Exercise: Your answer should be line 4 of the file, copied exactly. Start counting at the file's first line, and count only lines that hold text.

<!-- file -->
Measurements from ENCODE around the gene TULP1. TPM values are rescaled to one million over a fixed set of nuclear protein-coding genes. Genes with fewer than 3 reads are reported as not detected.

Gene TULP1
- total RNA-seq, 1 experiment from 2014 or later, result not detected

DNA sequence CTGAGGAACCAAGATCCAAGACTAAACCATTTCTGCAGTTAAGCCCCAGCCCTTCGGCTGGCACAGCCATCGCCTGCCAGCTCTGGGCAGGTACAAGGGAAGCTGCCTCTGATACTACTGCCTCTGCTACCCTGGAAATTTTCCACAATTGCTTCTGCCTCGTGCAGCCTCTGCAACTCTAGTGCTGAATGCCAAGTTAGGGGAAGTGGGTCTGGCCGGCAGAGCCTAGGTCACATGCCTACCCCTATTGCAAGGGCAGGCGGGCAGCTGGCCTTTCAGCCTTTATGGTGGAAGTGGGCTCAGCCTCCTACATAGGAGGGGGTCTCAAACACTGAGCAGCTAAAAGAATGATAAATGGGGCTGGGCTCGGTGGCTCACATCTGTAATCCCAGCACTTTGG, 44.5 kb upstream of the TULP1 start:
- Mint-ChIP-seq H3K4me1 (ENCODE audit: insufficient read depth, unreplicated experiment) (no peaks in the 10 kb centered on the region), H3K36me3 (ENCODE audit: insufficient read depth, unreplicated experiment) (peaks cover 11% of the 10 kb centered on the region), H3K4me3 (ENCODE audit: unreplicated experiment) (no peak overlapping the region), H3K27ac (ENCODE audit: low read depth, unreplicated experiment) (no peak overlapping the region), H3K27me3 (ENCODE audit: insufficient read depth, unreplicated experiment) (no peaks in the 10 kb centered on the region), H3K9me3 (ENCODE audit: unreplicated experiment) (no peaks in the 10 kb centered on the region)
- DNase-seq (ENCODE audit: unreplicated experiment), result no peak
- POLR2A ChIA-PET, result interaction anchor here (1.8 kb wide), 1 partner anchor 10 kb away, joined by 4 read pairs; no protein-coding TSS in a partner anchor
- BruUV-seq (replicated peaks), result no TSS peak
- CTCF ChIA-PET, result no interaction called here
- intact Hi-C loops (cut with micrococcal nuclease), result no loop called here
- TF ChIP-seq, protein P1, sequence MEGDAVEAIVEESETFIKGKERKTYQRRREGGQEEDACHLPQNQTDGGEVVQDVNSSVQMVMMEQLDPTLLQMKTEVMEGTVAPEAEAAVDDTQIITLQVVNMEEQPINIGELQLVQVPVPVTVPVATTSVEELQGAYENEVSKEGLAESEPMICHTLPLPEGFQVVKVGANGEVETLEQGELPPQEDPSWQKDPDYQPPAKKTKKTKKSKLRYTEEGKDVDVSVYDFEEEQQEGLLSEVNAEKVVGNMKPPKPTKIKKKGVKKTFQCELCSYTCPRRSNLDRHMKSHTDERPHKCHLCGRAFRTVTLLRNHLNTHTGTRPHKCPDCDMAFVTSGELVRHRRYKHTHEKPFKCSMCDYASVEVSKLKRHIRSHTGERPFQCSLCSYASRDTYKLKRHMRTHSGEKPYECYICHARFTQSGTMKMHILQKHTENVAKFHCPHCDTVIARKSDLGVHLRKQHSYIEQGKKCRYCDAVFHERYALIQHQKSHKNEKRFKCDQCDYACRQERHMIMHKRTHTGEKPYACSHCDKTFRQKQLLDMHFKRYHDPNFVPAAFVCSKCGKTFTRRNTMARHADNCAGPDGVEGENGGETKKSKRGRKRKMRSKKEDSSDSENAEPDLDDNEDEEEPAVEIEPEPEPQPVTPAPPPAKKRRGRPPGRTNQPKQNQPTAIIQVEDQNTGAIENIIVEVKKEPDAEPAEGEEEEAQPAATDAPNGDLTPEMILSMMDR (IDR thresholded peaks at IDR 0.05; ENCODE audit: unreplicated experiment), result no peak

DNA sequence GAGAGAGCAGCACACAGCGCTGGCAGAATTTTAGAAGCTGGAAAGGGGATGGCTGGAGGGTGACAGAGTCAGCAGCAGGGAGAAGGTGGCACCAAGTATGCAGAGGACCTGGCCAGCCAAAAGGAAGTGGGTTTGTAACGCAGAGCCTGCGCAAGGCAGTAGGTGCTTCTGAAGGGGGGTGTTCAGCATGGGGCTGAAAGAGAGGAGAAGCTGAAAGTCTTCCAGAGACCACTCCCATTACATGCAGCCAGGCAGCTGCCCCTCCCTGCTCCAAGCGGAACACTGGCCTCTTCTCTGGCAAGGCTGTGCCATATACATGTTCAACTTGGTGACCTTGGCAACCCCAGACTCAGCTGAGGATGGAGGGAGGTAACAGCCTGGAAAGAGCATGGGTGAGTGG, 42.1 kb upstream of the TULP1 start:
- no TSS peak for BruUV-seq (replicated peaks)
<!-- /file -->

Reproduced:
DNA sequence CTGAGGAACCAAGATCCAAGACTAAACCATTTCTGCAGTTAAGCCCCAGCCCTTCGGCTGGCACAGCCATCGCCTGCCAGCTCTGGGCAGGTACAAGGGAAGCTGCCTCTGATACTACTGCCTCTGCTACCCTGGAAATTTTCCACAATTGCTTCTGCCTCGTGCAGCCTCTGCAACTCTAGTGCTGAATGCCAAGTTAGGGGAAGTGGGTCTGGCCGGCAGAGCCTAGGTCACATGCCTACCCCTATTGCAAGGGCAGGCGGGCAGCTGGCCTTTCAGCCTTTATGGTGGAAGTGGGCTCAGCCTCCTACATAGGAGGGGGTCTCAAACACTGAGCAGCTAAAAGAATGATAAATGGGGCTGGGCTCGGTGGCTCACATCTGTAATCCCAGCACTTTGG, 44.5 kb upstream of the TULP1 start: